Well written in flowing prose. Interesting punctuation. I had no inherent interest in the subject, but having read a couple of other Tomalin books I thought I could enjoy anything by her. Yet again I have been proved right.

The British paperback editions contain a 10 page afterword missing from the first edition. ( )
  Lukerik | Mar 14, 2016 |
The sad story of a woman who loved a prince, gave him children and a home and then was cast off by him. They couldn't marry because of the rules imposed on him by the king, but when they were together they would appear to have had a happy relationship. However as the pressure increased on him to form a more conventional marriage, his relationship with Dora Jordan died to be replaced by bitter recriminations and jealousy.

Dora was a well-regarded actress, she supported the prince for years and unfortunately suffered for it. She wasn't treated as she should have and she ended up being cast off, disregarded.

It's an interesting read and the author has a lot of sympathy for Dora, taking umbridge at some other commentors and being glad that she has a place now in history instead of being swept under the carpet. I found it an interesting and enjoyable read and it cast another light on the period. Should be read by readers and writers of Regency romances, to see what it was like sometimes in reality. ( )
1 vote wyvernfriend | Oct 29, 2010 |
An excellent biography of eighteenth century actress and royal mistress Dorothy 'Dora' Jordan. Claire Tomalin tells her story neatly and humorously, opening the past to the modern reader. She may be a little biased in Mrs Jordan's favour, reapportioning blame and castigating critics and biographers alike, but it is easy to understand why after reading about this wonderful woman's life.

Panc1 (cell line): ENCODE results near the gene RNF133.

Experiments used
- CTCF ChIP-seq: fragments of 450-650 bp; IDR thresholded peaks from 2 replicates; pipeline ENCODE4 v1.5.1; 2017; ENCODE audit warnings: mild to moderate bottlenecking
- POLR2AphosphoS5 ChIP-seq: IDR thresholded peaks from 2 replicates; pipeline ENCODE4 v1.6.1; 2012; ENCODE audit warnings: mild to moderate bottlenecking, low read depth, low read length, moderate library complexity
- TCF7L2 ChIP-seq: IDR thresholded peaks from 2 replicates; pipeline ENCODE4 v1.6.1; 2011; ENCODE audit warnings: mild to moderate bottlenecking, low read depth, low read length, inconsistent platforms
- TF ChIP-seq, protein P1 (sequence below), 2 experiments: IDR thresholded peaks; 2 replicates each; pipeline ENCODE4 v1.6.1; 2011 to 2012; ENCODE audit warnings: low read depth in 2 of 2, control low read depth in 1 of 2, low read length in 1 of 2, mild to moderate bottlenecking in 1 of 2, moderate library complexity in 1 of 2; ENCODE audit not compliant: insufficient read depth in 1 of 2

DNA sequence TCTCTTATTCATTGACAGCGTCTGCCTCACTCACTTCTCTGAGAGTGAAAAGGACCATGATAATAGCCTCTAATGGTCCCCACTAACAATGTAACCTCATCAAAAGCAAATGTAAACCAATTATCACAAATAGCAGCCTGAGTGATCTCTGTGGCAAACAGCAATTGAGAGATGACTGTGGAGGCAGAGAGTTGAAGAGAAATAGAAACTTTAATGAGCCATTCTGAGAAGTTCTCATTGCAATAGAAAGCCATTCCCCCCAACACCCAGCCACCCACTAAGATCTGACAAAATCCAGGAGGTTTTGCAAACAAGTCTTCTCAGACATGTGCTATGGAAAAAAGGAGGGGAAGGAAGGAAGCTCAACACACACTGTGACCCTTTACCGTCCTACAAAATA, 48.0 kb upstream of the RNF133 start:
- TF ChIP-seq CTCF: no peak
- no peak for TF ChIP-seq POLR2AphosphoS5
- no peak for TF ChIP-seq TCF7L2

Dora Jordan was a true survivor, taking all life threw at her with good humour and impressive dignity. The facts of her life - fourteen children to three different fathers, a career on the stage, and finally forced into exile abroad - would paint her as an atypical actress of low morals and mercenary ambitions, but the real Dora had a good heart, a true talent and a popular following. She was only let down by those she loved, and who professed to love her.

The father of her first daughter was her stage manager in Ireland, who may have raped her and was certainly guilty of blackmail; the second man in her life promised to marry her after his father died, so as to protect any possible inheritance, but never did; and her most famous 'husband', the Duke of Clarence (later King William IV) lived in domestic comfort with Dora for twenty years, a union producing 10 children, before dumping her during a midlife crisis! Dora's only failing, then, was trusting in weak and useless men to fulfill their promise to her. Twice she risked her already fragile reputation to live as a wife in name only, and both times she was badly let down. The Duke started chasing 'suitable' matches, to provide legitimate heirs to a possible future throne (he was third in line behind two brothers), and unceremoniously abandoned Dora, leaving the dirty work to his advisors (she would receive an allowance for her and the children, but only if she agreed to give up acting). Interestingly enough, descendents of this scandalous relationship today include author Adam Hart-Davis and politician David Cameron!